President Donald Trump arrived in office having promised a bold $1 trillion infrastructure investment plan over 10 years for roads, bridges, airports and transit systems crumbling by the day across the United States.
But nearly seven months later the administration has produced few details on the future of federal infrastructure funding, one reason why state and municipal governments have issued fewer bonds to improve roads, water systems and other projects so far in 2017.
An early budget by Republican Trump even proposed stripping popular transportation funding programs.
Through July, new municipal deals to fund transportation, utilities and power projects totaled $50.7 billion, down 19.4 percent from the same period last year, according to an analysis of Thomson Reuters data.
That decline outpaces a broader drop in the U.S. municipal bond market overall, with total issuance down 13.1 percent thus far in 2017 to $201.7 billion.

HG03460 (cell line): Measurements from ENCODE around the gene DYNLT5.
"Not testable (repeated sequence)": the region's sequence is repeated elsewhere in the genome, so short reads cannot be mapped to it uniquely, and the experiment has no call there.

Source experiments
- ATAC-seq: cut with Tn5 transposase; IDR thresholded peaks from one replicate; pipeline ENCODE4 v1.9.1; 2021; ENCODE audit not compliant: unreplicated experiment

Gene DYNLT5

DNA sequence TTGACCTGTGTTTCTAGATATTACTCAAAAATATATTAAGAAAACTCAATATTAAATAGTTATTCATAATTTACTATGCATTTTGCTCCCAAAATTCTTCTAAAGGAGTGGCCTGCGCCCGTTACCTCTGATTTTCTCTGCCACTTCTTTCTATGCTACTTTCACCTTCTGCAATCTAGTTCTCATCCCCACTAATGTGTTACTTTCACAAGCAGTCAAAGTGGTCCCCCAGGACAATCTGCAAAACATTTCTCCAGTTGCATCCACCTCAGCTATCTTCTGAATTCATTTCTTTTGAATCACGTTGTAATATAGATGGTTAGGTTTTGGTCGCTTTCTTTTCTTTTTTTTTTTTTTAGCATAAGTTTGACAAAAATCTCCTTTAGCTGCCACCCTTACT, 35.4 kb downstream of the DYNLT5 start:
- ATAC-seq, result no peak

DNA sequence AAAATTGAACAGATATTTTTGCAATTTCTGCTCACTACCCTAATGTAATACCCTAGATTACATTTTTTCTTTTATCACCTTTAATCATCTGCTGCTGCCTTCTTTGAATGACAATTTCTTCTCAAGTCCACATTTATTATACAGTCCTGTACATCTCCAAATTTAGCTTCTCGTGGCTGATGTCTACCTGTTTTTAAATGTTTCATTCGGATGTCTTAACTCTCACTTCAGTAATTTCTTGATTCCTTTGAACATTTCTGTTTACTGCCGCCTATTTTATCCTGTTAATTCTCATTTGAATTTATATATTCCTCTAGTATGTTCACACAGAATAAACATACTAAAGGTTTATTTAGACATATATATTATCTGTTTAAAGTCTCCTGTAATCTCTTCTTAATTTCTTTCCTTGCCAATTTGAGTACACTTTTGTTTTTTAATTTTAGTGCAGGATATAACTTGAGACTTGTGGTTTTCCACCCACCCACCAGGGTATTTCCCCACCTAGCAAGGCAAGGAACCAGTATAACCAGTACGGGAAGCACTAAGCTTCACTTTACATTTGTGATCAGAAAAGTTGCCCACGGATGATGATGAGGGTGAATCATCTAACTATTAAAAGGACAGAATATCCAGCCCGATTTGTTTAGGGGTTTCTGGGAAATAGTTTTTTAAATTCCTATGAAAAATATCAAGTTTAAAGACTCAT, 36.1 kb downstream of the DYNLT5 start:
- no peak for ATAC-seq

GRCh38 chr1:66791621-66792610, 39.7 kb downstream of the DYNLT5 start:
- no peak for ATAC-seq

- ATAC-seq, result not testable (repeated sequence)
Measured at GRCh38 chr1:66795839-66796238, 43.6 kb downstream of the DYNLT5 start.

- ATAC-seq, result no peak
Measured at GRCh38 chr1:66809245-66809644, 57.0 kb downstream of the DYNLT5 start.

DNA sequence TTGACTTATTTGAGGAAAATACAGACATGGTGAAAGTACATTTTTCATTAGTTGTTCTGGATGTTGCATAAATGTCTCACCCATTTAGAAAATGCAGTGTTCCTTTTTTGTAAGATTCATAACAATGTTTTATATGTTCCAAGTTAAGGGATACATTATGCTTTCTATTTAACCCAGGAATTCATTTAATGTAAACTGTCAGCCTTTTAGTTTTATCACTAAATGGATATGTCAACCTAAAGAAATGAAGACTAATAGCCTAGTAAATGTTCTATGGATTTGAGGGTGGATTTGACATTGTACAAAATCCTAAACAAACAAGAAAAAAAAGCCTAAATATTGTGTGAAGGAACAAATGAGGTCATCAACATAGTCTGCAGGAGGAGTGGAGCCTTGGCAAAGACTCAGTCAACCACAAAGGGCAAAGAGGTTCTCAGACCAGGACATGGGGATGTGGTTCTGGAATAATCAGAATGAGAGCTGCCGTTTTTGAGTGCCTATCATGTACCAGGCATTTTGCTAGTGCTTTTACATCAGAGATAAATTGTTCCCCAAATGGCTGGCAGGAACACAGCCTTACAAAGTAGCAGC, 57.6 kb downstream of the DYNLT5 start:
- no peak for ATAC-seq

New deals have lagged since November's post-election selloff, when state and local governments quickly issued bonds fearing potential policy changes and rate increases by the Federal Reserve.
Since then, the lower issuance has been driven by plummeting refunding volumes. Such refinancings dominated last year's higher issuance levels, but the states and cities that sell such bonds were put off by the overall rise in rates.
"I think people started to realize that the agenda within the Trump administration wasn't going to accelerate as quickly as had been advertised," said Randy Gerardes, director of municipal securities research at Wells Fargo in New York.
That is discouraging news for commuters, travelers and the transportation industry that must contend with yawning gap of new projects and maintenance across the country. The American Society of Civil Engineers this year assigned a D+ grade to U.S. infrastructure.
The Trump administration has announced a 10-year $1 trillion infrastructure plan financed through $200 billion in government funding, underpinned by private investment.